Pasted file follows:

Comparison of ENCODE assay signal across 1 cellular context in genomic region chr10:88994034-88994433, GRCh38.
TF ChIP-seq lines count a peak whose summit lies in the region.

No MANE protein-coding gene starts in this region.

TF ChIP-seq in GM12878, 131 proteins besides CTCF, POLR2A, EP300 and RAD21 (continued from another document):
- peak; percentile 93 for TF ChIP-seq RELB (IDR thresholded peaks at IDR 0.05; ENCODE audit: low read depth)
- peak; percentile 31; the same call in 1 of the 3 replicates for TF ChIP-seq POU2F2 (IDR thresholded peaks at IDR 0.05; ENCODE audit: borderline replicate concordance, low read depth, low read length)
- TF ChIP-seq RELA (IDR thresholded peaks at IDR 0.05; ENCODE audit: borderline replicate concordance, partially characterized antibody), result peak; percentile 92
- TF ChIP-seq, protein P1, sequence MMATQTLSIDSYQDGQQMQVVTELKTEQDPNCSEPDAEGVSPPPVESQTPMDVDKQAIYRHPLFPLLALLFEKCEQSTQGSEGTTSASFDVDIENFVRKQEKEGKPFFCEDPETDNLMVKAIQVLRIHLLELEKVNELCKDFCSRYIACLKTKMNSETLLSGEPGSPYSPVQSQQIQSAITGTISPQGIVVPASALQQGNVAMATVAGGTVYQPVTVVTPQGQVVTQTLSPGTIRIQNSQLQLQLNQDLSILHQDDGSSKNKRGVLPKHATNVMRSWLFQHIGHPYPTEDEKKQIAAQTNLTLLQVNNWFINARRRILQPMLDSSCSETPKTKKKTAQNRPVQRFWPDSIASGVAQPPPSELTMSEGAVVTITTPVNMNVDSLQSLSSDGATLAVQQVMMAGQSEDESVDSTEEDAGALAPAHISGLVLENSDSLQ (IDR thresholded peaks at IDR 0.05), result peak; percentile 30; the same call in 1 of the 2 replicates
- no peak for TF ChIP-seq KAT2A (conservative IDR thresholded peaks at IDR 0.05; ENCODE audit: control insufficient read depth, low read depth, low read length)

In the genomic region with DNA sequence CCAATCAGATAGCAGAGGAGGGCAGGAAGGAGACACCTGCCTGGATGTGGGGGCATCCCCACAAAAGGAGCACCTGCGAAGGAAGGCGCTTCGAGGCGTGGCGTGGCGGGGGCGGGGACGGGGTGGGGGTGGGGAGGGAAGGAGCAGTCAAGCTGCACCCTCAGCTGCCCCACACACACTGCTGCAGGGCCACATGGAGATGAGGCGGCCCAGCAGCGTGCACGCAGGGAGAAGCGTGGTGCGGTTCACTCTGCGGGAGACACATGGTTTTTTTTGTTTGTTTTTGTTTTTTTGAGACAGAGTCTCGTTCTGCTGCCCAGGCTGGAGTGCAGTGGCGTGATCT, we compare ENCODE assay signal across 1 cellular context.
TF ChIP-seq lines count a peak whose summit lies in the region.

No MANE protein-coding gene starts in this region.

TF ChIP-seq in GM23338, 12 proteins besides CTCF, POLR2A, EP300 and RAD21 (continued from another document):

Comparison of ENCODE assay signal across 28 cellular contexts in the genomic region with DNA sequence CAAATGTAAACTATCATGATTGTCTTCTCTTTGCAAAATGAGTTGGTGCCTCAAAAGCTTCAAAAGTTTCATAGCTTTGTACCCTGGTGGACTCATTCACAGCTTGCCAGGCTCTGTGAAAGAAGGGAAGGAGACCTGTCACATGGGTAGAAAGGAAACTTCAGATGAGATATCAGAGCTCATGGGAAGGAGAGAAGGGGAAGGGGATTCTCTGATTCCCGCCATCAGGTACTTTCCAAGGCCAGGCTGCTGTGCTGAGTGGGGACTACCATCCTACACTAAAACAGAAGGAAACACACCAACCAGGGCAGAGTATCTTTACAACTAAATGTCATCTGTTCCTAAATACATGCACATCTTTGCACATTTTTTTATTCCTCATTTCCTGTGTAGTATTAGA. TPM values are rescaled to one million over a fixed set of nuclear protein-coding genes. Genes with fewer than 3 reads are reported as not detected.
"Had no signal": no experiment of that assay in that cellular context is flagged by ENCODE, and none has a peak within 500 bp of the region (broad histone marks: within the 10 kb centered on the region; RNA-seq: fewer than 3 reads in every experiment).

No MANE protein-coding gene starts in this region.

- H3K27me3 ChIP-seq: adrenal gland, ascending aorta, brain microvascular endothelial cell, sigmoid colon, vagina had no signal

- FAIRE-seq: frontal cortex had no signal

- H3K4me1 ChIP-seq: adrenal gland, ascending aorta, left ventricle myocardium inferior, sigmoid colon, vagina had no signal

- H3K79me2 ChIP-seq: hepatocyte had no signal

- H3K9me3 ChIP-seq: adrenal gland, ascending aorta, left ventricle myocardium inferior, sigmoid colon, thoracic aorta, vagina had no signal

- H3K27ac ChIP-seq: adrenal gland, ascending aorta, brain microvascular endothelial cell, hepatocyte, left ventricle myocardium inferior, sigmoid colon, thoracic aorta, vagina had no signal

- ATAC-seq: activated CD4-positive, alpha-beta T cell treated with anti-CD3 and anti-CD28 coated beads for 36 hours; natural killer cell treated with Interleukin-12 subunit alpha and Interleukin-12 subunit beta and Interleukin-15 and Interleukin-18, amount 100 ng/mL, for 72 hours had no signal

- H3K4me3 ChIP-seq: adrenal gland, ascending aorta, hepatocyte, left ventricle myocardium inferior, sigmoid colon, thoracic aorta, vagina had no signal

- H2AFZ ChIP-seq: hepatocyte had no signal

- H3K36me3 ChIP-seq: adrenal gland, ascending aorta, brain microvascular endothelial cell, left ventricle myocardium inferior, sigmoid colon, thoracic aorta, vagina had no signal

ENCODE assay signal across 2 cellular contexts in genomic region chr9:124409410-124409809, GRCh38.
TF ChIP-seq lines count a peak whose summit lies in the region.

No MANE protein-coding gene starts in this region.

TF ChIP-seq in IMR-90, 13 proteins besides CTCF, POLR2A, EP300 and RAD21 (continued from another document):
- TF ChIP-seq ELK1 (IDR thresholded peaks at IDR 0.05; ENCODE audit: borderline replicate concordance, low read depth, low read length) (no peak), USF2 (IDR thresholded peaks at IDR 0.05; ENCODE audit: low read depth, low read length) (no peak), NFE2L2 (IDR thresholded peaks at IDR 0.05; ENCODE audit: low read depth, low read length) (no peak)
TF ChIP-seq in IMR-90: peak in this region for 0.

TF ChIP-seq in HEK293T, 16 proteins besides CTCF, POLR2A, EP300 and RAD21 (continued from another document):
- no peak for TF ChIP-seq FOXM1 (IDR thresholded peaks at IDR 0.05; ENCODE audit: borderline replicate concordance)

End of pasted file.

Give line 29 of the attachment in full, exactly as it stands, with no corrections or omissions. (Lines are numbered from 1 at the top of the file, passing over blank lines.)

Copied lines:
No MANE protein-coding gene starts in this region.